Where do savings fit in to microfinance?
There is a general prejudice that poor people can’t save money – that they need fresh money coming in, not money going out. But if you look at their behaviour, you find most poor households have some informal mechanism to save. The most common way is at home, hiding money under the mattress or sewing it into clothes. Or, you give the money to someone you trust – a money-guard. The third way is through savings clubs, where neighbours pool their savings to produce the sums of money they need.
The problem is that not only does this approach forgo interest; it loses money. In southern India and western Africa, one of the most common ways to save is with a deposit collector, a person from the community who goes around each day and collects small amount of savings. When a good amount is built up, she gives it back to them, less a bit to pay her. You lose on the deal, but people regard the few dollars they pay as a good price for the security.
What impact can savings have on poverty?
SafeSave lends and takes savings. On the lending side, we charge borrowers 2.25 per cent per month on their loans, and on the savings side we pay between 5 and 8 per cent a year. We provide a daily service to collect deposits from each household. Today, in Dhaka, SafeSave has eight branches in slum areas reaching 19,000 clients. On average people put away 600 taka per month ($7.50).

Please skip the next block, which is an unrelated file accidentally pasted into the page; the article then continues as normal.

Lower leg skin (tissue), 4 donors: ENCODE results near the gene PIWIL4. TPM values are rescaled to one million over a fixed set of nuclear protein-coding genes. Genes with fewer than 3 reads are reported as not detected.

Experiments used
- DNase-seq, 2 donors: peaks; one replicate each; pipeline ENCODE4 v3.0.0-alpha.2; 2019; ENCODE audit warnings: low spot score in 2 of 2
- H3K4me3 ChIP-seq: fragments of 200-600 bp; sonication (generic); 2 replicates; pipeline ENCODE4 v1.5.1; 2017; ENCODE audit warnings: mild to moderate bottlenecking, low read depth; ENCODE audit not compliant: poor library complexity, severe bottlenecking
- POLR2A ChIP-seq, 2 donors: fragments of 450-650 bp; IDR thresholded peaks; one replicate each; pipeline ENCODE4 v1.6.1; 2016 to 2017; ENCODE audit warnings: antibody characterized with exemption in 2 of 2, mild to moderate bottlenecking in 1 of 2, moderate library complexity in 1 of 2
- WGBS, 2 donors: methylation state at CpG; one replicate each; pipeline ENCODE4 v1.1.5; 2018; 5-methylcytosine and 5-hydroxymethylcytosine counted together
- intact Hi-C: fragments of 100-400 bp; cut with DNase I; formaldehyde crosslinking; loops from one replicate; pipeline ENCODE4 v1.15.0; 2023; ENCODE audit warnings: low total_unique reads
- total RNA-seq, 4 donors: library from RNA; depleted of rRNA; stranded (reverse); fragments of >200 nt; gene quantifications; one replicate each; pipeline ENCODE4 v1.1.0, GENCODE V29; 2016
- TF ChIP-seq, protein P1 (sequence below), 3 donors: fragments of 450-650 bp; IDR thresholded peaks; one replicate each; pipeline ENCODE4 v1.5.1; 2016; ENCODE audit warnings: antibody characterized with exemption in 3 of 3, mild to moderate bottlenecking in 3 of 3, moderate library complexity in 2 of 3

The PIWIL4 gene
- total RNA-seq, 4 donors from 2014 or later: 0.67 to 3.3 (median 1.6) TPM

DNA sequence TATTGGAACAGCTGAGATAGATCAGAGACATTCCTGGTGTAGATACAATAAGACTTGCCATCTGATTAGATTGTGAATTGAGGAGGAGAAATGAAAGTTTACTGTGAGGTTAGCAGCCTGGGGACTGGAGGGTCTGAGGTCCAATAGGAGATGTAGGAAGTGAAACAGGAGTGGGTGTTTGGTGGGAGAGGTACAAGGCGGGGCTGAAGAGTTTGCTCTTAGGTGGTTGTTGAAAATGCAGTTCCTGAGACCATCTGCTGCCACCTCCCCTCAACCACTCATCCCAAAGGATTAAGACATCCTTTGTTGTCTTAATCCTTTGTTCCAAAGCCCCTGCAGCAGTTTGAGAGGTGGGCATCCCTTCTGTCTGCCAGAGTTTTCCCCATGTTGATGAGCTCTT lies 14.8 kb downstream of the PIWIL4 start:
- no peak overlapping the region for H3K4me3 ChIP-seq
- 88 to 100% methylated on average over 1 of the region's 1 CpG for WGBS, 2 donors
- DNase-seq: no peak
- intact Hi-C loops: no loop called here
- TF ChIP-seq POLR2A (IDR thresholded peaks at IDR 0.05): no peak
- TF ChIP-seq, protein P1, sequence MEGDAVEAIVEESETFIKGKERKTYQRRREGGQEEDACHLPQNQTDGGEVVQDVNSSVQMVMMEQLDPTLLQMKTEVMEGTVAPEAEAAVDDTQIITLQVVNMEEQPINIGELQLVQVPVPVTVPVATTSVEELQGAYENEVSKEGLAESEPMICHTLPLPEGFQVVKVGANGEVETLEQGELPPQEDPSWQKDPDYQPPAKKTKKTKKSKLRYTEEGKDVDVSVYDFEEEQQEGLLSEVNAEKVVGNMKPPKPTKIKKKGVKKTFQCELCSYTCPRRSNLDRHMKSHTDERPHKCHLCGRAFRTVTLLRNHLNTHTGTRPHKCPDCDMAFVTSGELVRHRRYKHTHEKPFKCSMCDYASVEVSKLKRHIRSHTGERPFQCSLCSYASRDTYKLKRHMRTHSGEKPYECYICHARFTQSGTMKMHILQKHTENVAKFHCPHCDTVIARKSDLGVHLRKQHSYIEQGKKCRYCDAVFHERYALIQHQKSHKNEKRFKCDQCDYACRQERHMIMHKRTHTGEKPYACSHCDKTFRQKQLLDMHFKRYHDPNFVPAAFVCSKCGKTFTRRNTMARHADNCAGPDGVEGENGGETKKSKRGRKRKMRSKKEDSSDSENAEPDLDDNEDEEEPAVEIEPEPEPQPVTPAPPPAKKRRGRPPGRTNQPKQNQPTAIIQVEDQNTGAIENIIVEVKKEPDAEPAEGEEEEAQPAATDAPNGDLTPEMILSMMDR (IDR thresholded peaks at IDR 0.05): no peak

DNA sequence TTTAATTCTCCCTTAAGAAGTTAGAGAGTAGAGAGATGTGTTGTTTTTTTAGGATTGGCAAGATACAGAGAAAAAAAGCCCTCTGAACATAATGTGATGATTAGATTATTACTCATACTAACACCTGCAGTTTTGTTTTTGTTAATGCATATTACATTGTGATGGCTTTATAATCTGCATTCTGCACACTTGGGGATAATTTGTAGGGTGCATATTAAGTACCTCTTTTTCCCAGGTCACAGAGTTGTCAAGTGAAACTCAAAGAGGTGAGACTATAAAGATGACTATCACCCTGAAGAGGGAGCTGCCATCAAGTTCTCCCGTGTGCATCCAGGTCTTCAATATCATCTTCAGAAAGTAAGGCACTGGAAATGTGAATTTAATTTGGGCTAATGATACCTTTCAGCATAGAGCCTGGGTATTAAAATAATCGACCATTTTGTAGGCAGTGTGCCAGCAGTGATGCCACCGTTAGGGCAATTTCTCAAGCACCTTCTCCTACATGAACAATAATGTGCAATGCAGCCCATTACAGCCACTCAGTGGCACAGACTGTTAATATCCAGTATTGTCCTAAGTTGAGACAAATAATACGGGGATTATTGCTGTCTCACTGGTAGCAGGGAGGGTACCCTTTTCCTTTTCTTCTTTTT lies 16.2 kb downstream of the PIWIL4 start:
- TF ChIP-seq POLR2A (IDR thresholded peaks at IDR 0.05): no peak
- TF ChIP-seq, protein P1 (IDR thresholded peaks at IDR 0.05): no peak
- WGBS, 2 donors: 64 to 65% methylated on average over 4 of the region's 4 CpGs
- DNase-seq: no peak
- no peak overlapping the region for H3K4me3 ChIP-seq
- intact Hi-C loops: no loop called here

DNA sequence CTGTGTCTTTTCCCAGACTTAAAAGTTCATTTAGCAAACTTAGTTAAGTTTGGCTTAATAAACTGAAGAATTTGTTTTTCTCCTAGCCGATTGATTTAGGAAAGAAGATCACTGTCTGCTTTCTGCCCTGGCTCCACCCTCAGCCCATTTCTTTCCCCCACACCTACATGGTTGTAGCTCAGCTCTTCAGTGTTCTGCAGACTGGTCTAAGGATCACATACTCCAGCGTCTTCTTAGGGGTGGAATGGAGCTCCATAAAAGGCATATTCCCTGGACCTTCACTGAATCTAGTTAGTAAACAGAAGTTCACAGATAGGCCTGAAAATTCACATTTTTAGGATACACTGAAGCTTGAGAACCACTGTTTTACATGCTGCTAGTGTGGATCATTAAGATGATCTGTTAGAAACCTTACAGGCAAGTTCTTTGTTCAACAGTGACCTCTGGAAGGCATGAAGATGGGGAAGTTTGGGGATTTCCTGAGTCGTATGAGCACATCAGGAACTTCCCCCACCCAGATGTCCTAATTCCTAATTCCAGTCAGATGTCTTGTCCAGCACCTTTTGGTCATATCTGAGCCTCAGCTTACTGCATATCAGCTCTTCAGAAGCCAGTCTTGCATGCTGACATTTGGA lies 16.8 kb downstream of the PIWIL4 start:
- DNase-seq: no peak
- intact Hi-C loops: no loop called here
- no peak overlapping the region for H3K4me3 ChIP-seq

Savings can make a lasting difference. In Bangladesh a couple of weeks ago, I met a young woman who had previously had a miscarriage, and a child die just after birth. She was determined her next child would have better chance so she opened one of our long-term savings accounts, expressly to set money aside for childbirth. I learned a few weeks ago she took the money out of the account and spent it on a good hospital, getting good treatment, and her child is doing well.
SafeSave became part of the Bangladesh-based NGO Brac two years ago. It currently has $1.5m in savings on its balance sheet and $1.1m in outstanding loans. In other words, poor people are using SafeSave much more to save than to borrow.
How can we increase access to financial services for poor people?
Commercial banks are profit-making organisations with big overheads. It isn’t that big banks should get involved in financial services for the poor, but rather there are other things formal banks can do, such as lend money to nonprofit microfinance organisations. And as technology improves, there are opportunities such as within mobile money, where big banks can get involved on a profit-making basis.
While we’ve made progress on access to credit and savings, poor people still lack insurance and pensions – these two are where we still have an awful lot of work to do. I think the impact outsiders can have will come through more direct interventions, the kind of work the Bill & Melinda Gates Foundation does, or that we’d see if a big bank became involved with mobile money. The breakthroughs are going to come from that.